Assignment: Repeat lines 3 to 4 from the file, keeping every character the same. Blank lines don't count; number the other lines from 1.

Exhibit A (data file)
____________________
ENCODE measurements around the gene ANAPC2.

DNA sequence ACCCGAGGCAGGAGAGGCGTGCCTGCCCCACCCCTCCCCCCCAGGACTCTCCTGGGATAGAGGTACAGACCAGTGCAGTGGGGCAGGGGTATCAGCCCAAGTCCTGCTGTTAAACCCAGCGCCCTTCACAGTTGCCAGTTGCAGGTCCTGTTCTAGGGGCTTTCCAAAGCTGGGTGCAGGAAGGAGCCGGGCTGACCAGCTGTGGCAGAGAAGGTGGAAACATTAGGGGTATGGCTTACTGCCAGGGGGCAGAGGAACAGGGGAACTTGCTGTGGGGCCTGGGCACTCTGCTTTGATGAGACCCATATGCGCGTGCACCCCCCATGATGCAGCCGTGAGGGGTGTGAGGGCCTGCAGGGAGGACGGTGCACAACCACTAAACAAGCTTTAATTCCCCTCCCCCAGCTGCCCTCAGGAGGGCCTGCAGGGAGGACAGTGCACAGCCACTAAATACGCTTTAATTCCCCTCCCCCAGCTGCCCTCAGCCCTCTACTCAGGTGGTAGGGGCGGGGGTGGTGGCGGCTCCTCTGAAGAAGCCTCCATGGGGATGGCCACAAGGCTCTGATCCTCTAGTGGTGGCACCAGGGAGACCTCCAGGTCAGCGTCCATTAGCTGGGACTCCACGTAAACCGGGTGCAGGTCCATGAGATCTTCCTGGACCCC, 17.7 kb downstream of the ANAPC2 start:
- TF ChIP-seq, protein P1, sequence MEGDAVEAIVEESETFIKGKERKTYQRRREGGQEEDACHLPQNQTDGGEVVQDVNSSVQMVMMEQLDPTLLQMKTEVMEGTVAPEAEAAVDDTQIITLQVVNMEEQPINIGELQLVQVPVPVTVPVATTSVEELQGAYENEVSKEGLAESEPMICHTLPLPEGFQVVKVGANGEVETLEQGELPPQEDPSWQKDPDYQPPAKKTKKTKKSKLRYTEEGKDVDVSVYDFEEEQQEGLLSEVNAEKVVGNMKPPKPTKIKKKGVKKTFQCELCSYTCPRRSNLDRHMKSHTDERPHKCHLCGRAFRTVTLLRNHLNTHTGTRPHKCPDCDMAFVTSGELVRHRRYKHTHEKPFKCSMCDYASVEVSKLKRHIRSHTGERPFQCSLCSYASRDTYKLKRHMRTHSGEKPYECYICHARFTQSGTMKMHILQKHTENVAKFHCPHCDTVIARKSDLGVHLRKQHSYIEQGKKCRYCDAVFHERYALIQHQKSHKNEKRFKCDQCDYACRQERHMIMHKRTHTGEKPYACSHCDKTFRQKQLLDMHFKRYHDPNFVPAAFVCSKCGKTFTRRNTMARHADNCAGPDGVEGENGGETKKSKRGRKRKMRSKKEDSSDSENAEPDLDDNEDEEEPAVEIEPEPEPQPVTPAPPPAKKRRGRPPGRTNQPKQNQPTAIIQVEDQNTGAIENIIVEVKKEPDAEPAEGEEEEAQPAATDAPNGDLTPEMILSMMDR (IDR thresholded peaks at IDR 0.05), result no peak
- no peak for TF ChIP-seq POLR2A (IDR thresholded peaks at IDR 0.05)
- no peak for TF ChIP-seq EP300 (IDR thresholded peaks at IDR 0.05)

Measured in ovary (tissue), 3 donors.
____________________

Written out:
- TF ChIP-seq, protein P1, sequence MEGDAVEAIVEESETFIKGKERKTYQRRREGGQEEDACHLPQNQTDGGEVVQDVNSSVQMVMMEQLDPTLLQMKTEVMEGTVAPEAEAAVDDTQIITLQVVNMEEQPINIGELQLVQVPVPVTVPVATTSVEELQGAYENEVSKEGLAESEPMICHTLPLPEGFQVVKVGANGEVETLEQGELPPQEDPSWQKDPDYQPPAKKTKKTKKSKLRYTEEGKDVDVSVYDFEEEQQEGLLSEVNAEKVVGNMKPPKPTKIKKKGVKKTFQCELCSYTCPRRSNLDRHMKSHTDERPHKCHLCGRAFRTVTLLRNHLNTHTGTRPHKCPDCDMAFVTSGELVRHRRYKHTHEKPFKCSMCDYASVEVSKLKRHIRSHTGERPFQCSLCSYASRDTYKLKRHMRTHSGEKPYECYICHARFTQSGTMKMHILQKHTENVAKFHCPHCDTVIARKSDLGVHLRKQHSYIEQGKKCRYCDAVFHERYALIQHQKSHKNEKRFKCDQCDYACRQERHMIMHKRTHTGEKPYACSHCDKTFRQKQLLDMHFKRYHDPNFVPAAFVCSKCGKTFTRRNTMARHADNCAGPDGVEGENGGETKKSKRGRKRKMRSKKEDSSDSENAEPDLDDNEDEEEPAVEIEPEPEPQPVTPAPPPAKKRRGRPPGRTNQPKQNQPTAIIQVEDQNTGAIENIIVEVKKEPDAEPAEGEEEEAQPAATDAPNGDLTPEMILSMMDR (IDR thresholded peaks at IDR 0.05), result no peak
- no peak for TF ChIP-seq POLR2A (IDR thresholded peaks at IDR 0.05)